The sector-wise concentration of IBIs financing is largely in line with concentration pattern of the banking system as a whole except chemicals & pharmaceuticals and ‘individuals’ where the IBIs have about 9.9 per cent and 18.8 per cent of their financing respectively compared to 4.3 per cent and 12.5 per cent for the banking system. Though no major change in the concentration patterns was witnessed during the quarter, there was some shift from textile and individuals to chemicals & pharmaceuticals, energy and cement during the last 12 months (Sep. 09 to Sep. 10). Further, the IBIs have negligible presence (of less than 1 per cent) in Agribusiness compared to 6.1 per cent of the banking system. The absence of IBIs in agribusiness is primarily attributable to concentration of IBIs branch network in big cities, limited understanding of IBIs about the sector and very few products offerings. With financial inclusion an important objective of SBP, it has been encouraging IBIs to venture into this largely untapped sector that has huge growth potential for banks including IBIs.
During the current quarter the IBIs investment rose by 3.5 per cent on QoQ basis. More importantly, the YoY increase is a healthy 24.8 per cent. The major contributor to the quarterly growth is a massive revaluation gain of 157.8 per cent. These revaluation gains are counter intuitive in an increasing benchmark interest rates scenario—that results in revaluation losses on already acquired (fixed income) assets that yields less than the market rate. However, the inclining trend in the equity markets seems to have over-compensated the capital losses on fixed income investments. Except for the investment in federal government securities—that is stagnant QoQ—all investments categories have shown both YoY and QoQ rise. Nonetheless, SBP and other stakeholders, both domestic and global, are exploring new avenues for investments wherein IBIs can place their surplus funds and utilize their resources effectively and efficiently to optimize returns to depositors.
The IBIs deposits though grew by just 3 per cent during the quarter, the YoY growth was healthy 38 per cent. The slower growth in deposits during the quarter could be attributed to recent floods and Eid related withdrawals in September 2010.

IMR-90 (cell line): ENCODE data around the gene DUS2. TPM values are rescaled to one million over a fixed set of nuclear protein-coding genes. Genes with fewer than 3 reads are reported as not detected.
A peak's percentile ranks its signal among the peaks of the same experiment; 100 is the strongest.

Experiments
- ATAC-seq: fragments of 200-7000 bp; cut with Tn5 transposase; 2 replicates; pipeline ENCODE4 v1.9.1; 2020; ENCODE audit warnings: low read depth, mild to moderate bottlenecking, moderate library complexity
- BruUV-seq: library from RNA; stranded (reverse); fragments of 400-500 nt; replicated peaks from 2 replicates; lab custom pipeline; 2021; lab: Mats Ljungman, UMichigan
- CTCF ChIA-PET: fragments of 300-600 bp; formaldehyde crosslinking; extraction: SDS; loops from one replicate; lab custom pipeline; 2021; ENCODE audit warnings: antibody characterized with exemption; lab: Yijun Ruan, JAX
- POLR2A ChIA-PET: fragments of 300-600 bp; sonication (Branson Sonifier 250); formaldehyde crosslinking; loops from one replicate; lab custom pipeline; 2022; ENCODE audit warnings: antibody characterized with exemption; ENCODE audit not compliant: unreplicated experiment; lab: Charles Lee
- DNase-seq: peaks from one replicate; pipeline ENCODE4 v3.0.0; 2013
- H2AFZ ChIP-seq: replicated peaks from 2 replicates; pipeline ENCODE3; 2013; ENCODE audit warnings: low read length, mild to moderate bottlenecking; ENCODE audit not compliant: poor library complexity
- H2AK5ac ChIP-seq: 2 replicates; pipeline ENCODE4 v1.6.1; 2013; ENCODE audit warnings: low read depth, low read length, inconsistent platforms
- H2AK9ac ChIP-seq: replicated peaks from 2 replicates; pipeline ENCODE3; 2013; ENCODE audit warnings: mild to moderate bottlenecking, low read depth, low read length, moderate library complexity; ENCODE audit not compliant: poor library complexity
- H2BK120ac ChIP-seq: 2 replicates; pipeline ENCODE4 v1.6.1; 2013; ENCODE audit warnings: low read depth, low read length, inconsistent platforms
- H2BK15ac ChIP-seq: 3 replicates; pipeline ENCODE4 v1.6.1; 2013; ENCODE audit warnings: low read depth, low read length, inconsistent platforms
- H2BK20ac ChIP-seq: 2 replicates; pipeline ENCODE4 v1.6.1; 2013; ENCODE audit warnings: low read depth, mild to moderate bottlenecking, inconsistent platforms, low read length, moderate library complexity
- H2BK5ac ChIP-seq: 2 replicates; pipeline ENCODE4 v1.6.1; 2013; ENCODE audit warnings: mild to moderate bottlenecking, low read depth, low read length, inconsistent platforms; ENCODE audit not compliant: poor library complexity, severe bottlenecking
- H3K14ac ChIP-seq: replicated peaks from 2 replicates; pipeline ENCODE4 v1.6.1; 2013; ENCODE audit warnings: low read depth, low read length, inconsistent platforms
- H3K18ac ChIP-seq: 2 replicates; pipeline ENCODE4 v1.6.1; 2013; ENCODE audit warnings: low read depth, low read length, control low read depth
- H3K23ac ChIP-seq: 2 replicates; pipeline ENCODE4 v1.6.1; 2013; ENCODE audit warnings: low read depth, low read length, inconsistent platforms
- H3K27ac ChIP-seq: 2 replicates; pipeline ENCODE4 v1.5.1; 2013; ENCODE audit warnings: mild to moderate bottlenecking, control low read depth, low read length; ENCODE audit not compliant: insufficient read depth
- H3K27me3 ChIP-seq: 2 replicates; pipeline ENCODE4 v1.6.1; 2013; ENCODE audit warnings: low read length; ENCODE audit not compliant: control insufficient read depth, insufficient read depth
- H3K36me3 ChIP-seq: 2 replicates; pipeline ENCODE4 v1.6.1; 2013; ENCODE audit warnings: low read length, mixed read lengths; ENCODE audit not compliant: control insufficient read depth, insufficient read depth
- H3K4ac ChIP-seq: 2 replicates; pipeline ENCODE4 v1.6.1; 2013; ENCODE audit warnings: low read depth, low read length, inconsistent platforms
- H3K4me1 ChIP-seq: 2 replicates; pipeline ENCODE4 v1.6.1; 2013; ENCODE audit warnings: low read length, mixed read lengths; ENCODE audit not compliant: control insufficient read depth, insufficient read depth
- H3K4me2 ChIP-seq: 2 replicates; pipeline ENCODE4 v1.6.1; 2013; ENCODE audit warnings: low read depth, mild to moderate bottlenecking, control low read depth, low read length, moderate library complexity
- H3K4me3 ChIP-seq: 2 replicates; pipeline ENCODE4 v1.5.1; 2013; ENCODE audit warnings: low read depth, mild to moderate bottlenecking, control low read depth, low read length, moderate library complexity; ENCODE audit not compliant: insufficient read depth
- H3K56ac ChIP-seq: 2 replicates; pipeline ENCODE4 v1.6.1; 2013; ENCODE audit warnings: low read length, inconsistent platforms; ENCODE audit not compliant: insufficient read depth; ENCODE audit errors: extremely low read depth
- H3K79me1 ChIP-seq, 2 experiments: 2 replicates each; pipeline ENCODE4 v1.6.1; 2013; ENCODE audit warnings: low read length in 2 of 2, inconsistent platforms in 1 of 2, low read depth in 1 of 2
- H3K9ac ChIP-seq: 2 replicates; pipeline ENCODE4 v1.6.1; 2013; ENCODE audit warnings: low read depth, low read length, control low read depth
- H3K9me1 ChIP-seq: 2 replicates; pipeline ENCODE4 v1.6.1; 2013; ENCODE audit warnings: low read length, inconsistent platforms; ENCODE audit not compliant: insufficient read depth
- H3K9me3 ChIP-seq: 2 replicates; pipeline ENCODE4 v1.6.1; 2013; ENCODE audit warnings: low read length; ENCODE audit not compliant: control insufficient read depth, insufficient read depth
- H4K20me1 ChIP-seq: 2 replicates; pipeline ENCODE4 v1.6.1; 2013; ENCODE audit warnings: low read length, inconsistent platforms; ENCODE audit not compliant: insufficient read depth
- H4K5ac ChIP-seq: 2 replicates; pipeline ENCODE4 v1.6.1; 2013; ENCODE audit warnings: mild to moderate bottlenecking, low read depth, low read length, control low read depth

Consequently, similar pattern is exhibited in the YoY growth of fixed and saving deposits which stood at 37 per cent and 40 per cent respectively while the QoQ basis growth of fixed and saving deposits is 4 per cent and 8 per cent. Further, the deposits of financial institutions has increased on YoY basis by 47 per cent but a declining trend was noticed on the QoQ basis which can be attributed to the fact that the IBIs are shifting their institution’s deposit to the interbank placements. In terms of the currency denomination, the increase in deposits was mainly due to increase in the local currency deposits, which constituted around 40 per cent while the foreign currency deposits increased by around 9 per cent.
The maturity profile of IBIs is showing that there exists a mismatch in the assets and liabilities of different tenors. The asset-liability share gaps shows that IBIs are more liquid in shorter tenors compared to the market—more liabilities and less assets up to 1-year. This is not surprising and amply reflects IBIs difficulties/cautious approach in asset acquisition. Against a branch expansion plan of 247 branches for the whole year 2010, the yearly branch expansion stood at 35 branches, implying that more than 200 branches should be added to meet the target. The substantially slower pace of branch expansion can be attributed to the global financial markets’ meltdown and deterioration in domestic economy that have possibly adversely affected expansion plans of banking institutions.
IBIs seem to be looking to consolidate and stabilize the existing size in short term gives a summary of branch network of Islamic banking in Pakistan. During the quarter ended September 2010, Islamic banks have increased their branches by 21, while the conventional banks’ Islamic banking branches rose by only 14—though much of the future growth is expected to come from conversion of the conventional bank branches to Islamic banking branches. Nonetheless, the trend of change of status of sub-branches to branches continued with 18 such upgrades. The province-wise distribution of branches is heavily concentrated in Punjab and Sindh with the quarterly increase in branches also confined primarily to these two provinces. While in the rest of the provinces, no additional branch was opened. There is a single branch increase in federal capital. The city-wise distribution is primarily concentrated in urban centers with almost half of the branches in Karachi and Lahore.